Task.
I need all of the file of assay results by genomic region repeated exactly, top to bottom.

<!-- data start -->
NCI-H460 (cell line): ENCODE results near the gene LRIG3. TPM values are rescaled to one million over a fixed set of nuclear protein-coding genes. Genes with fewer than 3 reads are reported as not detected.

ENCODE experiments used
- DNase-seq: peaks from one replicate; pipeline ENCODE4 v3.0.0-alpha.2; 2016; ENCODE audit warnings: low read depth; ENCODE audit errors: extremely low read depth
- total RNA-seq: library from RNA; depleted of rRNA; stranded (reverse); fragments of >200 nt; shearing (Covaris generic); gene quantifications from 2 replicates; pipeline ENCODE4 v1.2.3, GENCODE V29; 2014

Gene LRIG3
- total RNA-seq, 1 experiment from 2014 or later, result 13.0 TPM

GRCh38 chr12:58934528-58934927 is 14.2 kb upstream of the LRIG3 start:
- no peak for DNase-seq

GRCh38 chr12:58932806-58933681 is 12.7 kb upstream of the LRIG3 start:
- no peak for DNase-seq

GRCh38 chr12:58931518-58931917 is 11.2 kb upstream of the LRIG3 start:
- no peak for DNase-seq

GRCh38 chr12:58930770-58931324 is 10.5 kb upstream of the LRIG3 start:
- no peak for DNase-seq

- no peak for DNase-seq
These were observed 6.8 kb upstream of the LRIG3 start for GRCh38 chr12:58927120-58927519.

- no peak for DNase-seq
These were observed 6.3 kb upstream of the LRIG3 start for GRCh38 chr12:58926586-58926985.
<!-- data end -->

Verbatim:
NCI-H460 (cell line): ENCODE results near the gene LRIG3. TPM values are rescaled to one million over a fixed set of nuclear protein-coding genes. Genes with fewer than 3 reads are reported as not detected.

ENCODE experiments used
- DNase-seq: peaks from one replicate; pipeline ENCODE4 v3.0.0-alpha.2; 2016; ENCODE audit warnings: low read depth; ENCODE audit errors: extremely low read depth
- total RNA-seq: library from RNA; depleted of rRNA; stranded (reverse); fragments of >200 nt; shearing (Covaris generic); gene quantifications from 2 replicates; pipeline ENCODE4 v1.2.3, GENCODE V29; 2014

Gene LRIG3
- total RNA-seq, 1 experiment from 2014 or later, result 13.0 TPM

GRCh38 chr12:58934528-58934927 is 14.2 kb upstream of the LRIG3 start:
- no peak for DNase-seq

GRCh38 chr12:58932806-58933681 is 12.7 kb upstream of the LRIG3 start:
- no peak for DNase-seq

GRCh38 chr12:58931518-58931917 is 11.2 kb upstream of the LRIG3 start:
- no peak for DNase-seq

GRCh38 chr12:58930770-58931324 is 10.5 kb upstream of the LRIG3 start:
- no peak for DNase-seq

- no peak for DNase-seq
These were observed 6.8 kb upstream of the LRIG3 start for GRCh38 chr12:58927120-58927519.

- no peak for DNase-seq
These were observed 6.3 kb upstream of the LRIG3 start for GRCh38 chr12:58926586-58926985.